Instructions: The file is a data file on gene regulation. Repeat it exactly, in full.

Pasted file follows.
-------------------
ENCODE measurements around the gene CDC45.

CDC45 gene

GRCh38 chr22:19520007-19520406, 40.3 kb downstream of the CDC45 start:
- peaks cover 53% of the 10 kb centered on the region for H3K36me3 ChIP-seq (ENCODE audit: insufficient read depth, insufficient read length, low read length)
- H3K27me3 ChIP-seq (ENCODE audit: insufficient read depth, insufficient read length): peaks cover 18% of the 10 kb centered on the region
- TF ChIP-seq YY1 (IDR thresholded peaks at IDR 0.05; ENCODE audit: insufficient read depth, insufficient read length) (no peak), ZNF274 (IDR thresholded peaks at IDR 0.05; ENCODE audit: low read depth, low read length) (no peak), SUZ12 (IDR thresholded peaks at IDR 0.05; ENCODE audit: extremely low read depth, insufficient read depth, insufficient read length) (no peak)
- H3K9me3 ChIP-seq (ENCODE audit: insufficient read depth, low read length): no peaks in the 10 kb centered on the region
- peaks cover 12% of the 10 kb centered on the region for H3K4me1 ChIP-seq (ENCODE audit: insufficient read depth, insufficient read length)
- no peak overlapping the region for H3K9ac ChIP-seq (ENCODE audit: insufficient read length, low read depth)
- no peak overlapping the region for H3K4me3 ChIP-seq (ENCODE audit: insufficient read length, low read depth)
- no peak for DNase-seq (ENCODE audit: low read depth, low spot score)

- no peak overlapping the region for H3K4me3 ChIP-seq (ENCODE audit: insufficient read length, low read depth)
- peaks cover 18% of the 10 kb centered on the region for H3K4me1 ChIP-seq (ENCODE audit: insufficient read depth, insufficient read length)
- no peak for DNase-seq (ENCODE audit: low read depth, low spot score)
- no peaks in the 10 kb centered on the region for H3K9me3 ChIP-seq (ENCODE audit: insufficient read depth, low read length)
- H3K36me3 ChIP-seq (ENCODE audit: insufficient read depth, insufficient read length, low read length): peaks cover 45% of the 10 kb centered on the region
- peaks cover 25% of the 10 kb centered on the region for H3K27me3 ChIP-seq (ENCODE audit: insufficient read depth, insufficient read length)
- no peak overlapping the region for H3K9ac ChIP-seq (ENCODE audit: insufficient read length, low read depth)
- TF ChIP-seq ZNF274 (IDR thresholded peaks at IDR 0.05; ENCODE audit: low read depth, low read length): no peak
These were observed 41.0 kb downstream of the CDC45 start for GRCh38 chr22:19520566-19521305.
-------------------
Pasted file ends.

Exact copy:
ENCODE measurements around the gene CDC45.

CDC45 gene

GRCh38 chr22:19520007-19520406, 40.3 kb downstream of the CDC45 start:
- peaks cover 53% of the 10 kb centered on the region for H3K36me3 ChIP-seq (ENCODE audit: insufficient read depth, insufficient read length, low read length)
- H3K27me3 ChIP-seq (ENCODE audit: insufficient read depth, insufficient read length): peaks cover 18% of the 10 kb centered on the region
- TF ChIP-seq YY1 (IDR thresholded peaks at IDR 0.05; ENCODE audit: insufficient read depth, insufficient read length) (no peak), ZNF274 (IDR thresholded peaks at IDR 0.05; ENCODE audit: low read depth, low read length) (no peak), SUZ12 (IDR thresholded peaks at IDR 0.05; ENCODE audit: extremely low read depth, insufficient read depth, insufficient read length) (no peak)
- H3K9me3 ChIP-seq (ENCODE audit: insufficient read depth, low read length): no peaks in the 10 kb centered on the region
- peaks cover 12% of the 10 kb centered on the region for H3K4me1 ChIP-seq (ENCODE audit: insufficient read depth, insufficient read length)
- no peak overlapping the region for H3K9ac ChIP-seq (ENCODE audit: insufficient read length, low read depth)
- no peak overlapping the region for H3K4me3 ChIP-seq (ENCODE audit: insufficient read length, low read depth)
- no peak for DNase-seq (ENCODE audit: low read depth, low spot score)

- no peak overlapping the region for H3K4me3 ChIP-seq (ENCODE audit: insufficient read length, low read depth)
- peaks cover 18% of the 10 kb centered on the region for H3K4me1 ChIP-seq (ENCODE audit: insufficient read depth, insufficient read length)
- no peak for DNase-seq (ENCODE audit: low read depth, low spot score)
- no peaks in the 10 kb centered on the region for H3K9me3 ChIP-seq (ENCODE audit: insufficient read depth, low read length)
- H3K36me3 ChIP-seq (ENCODE audit: insufficient read depth, insufficient read length, low read length): peaks cover 45% of the 10 kb centered on the region
- peaks cover 25% of the 10 kb centered on the region for H3K27me3 ChIP-seq (ENCODE audit: insufficient read depth, insufficient read length)
- no peak overlapping the region for H3K9ac ChIP-seq (ENCODE audit: insufficient read length, low read depth)
- TF ChIP-seq ZNF274 (IDR thresholded peaks at IDR 0.05; ENCODE audit: low read depth, low read length): no peak
These were observed 41.0 kb downstream of the CDC45 start for GRCh38 chr22:19520566-19521305.